From: Gratefulness, The Heart of Prayer
My and Mine
We can test this understanding of love against the precept to love our enemies. Now things look different. The notion of romantic love just wouldn’t fit. But we and our enemies certainly belong together – obviously not in the same way as friends belong together, but it is a belonging, nevertheless. Moreover, by choosing our friends, we choose our enemies. If we have no enemies, maybe we have never had the courage to take sides. The command to love our enemies implies that we must have enemies. How else could we love them? God certainly has enemies. “As it is written: Jacob have I loved and Esau have I hated,” (Malachi 1:2f; Romans 9:13). Yet, the same God is love. When the psalmist makes God’s enemies his own, he sings: “I hate them with a perfect hatred,” (Psalm 139:22). Perfect hatred may treat enemies with outrage, with determination, even with cunning. But it will always treat them with patience, with respect, with fairness. Perfect hatred cares. It will cultivate all possible lines of communication with the enemy. If we could purge the word “hatred” of any connotation of indifference we could put it this way: perfect hatred is loving hatred. It opposes its enemies clearly and strongly, but it never forgets to affirm: we belong together. Whatever I do to you, I do it ultimately to myself.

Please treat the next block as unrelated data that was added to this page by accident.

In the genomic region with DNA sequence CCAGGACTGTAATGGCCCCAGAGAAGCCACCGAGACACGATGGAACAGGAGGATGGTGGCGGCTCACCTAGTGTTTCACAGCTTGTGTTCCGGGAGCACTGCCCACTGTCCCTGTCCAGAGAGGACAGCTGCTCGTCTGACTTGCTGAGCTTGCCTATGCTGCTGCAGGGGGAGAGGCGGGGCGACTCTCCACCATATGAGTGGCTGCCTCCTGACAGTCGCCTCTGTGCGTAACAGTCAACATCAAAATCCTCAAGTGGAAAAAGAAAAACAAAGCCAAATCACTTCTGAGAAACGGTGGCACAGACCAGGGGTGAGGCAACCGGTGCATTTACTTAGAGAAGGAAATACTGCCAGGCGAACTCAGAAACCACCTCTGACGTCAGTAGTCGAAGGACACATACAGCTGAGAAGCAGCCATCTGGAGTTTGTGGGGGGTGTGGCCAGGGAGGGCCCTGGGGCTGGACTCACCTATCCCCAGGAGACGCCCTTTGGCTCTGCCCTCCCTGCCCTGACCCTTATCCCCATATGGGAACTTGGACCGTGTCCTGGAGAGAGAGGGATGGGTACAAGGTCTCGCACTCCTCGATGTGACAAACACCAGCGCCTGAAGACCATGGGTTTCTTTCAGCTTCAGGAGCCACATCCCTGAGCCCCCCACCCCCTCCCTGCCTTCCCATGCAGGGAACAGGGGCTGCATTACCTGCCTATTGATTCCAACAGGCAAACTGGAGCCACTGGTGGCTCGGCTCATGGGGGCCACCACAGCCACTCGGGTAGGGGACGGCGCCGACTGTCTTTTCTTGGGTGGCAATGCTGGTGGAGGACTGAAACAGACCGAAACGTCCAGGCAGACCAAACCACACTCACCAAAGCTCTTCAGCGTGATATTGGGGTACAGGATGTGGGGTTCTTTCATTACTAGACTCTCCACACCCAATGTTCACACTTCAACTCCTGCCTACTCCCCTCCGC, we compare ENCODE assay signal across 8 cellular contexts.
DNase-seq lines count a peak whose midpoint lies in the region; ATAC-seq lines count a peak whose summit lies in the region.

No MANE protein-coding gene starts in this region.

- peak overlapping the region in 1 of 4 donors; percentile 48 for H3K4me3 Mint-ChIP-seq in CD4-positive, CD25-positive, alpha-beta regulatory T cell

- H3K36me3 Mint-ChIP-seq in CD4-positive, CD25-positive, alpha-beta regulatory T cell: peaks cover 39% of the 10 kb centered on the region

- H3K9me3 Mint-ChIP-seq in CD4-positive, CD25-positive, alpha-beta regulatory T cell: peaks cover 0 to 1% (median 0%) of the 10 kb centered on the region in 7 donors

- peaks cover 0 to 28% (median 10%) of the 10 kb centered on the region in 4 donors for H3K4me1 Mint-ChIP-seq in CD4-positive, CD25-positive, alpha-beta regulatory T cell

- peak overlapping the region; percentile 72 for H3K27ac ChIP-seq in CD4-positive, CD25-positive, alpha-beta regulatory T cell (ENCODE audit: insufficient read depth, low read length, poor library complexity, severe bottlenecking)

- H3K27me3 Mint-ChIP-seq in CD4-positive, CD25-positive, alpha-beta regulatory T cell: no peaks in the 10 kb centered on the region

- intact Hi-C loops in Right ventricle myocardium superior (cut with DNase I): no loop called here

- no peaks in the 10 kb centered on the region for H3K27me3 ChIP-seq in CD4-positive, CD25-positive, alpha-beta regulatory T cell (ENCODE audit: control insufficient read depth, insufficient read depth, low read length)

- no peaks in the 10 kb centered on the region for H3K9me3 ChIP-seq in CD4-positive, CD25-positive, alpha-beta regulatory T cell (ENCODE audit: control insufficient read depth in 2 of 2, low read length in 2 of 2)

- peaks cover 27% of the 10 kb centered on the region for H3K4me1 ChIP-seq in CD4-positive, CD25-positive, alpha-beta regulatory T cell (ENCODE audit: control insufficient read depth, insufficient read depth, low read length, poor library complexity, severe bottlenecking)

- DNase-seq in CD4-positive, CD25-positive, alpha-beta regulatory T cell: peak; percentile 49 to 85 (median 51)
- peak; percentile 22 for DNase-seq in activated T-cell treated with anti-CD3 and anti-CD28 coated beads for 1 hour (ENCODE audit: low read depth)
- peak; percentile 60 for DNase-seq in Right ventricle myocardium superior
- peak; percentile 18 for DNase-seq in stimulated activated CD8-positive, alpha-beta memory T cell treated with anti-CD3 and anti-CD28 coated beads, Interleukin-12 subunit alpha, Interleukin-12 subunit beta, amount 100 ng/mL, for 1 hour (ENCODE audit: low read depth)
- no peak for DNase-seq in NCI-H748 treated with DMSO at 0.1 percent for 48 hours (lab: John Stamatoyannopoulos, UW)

It is the concept of self that expands when we come to understand what love really means. The current idea of love identifies our self with our little individualistic ego. This little ego translates, “Love thy neighbor as thyself,” into a series of incredible mental acrobatics. Step one: imagine you are someone else. Step two: try to whip up a passionate attraction for that imaginary other. Step three: try to feel for someone who is really someone else the same passionate attraction you felt for yourself (if you did) when you were imagining that you were someone else. That’s asking a little much, isn’t it? And yet, the command is so simple: “Love your neighbor as (being) yourself.” That means: realize that your self is not limited to your little ego. Your true self includes your neighbor. You belong together – radically so. If you know what self means, you know what belonging means. It costs you no effort to belong to yourself. Spontaneously, you say, “yes,” to yourself in your heart. But at heart you are one with all others. Your heart knows that your true self includes your neighbor. Love means that you say, “yes,” from your heart to that true self – and act accordingly.